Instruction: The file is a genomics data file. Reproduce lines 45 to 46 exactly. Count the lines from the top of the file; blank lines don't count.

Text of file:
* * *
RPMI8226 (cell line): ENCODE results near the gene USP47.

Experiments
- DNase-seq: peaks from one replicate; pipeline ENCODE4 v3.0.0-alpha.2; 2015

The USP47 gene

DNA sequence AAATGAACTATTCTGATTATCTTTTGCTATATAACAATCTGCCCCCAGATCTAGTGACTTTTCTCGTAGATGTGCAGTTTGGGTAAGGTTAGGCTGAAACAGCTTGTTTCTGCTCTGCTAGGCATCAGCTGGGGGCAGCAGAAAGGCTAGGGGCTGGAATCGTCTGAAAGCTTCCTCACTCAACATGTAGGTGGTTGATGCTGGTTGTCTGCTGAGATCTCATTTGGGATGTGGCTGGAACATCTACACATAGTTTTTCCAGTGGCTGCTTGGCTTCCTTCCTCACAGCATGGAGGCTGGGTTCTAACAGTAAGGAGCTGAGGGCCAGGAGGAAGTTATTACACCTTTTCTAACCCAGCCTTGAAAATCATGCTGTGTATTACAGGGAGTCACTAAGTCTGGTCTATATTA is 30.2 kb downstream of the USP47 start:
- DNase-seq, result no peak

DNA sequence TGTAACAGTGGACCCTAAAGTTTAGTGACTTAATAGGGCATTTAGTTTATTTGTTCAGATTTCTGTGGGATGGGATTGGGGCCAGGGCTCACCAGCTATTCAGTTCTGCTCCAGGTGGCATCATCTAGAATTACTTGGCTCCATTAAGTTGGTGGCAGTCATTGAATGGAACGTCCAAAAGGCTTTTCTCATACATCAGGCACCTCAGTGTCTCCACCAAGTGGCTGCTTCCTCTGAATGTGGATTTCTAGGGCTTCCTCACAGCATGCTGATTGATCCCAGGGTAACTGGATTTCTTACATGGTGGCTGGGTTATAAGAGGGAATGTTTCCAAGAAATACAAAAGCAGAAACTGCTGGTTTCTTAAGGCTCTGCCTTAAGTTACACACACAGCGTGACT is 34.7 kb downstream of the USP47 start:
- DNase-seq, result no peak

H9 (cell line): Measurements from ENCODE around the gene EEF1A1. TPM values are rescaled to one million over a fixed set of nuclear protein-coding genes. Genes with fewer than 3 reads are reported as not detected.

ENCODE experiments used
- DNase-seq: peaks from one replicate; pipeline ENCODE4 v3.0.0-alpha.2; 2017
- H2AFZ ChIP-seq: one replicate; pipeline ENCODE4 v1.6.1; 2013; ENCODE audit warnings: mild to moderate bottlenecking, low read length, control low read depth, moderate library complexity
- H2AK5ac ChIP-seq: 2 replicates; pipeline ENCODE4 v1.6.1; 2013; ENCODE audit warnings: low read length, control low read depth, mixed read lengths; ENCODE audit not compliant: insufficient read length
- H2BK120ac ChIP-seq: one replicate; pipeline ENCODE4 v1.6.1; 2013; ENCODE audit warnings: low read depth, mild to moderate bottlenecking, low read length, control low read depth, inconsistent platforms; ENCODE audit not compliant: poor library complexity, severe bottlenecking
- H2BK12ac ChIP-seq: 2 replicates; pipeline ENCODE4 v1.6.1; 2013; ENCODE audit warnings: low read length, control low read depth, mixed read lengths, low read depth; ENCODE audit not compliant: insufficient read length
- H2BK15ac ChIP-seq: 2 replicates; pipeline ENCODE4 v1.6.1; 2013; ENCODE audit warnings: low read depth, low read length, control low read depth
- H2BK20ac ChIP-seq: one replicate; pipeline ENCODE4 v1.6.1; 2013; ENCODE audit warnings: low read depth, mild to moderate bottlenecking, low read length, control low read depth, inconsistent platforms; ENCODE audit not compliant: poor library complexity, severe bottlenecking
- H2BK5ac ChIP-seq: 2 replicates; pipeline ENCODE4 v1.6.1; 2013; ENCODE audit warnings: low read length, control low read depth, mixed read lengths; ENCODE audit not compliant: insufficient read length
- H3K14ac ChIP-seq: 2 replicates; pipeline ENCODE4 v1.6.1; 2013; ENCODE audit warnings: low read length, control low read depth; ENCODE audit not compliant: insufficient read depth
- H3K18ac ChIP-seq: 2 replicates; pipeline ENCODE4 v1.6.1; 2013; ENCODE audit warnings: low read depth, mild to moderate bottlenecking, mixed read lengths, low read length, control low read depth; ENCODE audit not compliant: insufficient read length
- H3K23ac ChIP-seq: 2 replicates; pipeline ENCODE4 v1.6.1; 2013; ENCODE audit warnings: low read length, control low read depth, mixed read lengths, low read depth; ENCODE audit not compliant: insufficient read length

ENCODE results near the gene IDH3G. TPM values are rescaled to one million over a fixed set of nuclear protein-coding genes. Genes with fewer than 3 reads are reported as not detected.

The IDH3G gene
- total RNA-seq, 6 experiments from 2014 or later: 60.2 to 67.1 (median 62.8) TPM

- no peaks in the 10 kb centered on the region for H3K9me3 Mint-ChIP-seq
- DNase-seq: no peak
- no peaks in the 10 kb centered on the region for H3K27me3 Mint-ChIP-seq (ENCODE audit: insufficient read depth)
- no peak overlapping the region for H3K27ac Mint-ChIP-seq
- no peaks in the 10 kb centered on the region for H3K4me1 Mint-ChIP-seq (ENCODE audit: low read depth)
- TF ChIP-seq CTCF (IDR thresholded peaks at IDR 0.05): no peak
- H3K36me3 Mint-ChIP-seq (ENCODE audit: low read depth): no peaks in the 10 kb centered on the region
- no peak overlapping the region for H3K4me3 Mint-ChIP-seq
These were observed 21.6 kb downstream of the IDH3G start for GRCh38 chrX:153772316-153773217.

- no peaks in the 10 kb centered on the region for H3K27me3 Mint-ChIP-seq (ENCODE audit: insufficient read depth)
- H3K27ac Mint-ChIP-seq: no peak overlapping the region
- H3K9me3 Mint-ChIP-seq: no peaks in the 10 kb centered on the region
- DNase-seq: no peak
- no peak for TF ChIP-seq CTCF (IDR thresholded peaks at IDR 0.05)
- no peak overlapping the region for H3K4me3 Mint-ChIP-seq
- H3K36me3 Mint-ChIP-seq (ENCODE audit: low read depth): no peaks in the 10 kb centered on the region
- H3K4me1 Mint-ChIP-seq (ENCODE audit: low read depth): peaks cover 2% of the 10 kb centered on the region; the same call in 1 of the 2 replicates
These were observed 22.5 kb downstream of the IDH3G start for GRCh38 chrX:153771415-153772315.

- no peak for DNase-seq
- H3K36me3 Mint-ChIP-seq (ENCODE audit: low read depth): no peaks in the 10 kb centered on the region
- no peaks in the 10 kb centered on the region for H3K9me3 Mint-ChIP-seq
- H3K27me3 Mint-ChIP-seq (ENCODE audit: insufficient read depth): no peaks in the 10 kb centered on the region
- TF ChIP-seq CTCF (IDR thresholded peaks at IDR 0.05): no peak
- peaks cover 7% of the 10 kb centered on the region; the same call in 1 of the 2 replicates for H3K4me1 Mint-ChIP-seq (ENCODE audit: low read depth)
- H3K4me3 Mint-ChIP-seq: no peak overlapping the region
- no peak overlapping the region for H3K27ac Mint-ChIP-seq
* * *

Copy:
- no peaks in the 10 kb centered on the region for H3K9me3 Mint-ChIP-seq
- H3K27me3 Mint-ChIP-seq (ENCODE audit: insufficient read depth): no peaks in the 10 kb centered on the region